Ceramics are non-organic, non-metallic materials, which show excellent resistance to high temperatures, abrasives and chemicals. They have comparatively low densities and are extremely hard, although some show poor shock resistance. A low density, permeable structure of cells and continuous ligaments offer a high surface area to volume ratio, and a high strength to weight ratio.
Ceramic foams can be produced using a range of ceramic materials, both oxide and non-oxide, and are being considered for many potential applications. These include hot gas filters, interpenetrating composites and biomedical applications as well as thermal insulation, kiln furniture and catalyst support. Generally, materials such as alumina, cordierite, mullite and zirconia are being used for foams, however, many other ceramics can be foamed, including non-oxides such as silicon carbide and aluminium nitride. The pore walls and struts are solid and fully dense, providing high strength and chemical resistance.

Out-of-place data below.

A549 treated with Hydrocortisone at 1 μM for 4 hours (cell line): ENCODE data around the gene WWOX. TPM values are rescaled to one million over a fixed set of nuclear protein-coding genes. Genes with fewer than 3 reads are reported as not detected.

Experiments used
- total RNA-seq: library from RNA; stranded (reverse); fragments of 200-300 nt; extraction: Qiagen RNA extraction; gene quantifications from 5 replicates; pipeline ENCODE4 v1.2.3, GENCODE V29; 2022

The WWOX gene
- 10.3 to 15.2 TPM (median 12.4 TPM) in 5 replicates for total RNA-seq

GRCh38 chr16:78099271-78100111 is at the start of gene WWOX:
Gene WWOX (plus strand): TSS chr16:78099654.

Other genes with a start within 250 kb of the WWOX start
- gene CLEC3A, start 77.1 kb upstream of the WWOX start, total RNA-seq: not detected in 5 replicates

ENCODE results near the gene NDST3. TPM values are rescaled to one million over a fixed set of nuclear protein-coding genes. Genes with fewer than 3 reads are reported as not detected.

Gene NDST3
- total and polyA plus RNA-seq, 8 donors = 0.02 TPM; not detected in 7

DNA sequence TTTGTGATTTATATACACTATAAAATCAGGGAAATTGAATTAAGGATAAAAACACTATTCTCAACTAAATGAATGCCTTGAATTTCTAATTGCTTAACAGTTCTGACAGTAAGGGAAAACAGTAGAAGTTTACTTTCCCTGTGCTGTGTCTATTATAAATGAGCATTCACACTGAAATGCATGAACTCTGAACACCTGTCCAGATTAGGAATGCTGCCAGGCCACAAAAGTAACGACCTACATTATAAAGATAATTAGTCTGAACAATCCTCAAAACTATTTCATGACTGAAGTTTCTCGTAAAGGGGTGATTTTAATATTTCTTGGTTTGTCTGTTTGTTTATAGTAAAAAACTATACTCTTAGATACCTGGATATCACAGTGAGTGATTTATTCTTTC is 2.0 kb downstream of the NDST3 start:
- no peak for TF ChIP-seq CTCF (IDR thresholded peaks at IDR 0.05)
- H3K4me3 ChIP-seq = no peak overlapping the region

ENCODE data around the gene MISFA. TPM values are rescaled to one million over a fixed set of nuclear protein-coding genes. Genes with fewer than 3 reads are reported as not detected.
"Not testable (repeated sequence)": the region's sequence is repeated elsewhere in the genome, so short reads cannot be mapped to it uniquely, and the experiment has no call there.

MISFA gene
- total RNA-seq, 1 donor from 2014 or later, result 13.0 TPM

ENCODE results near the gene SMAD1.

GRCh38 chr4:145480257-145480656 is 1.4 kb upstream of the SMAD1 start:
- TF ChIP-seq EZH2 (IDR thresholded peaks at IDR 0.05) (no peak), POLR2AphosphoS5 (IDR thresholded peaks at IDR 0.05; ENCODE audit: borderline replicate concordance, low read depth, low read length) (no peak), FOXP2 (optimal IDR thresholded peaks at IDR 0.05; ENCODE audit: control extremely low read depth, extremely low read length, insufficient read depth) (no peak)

Ceramic foams have a wide range of potential applications in biomedicine, thermal insulation, filtration of molten metal alloys, adsorption of environmental pollutants, catalyst supports.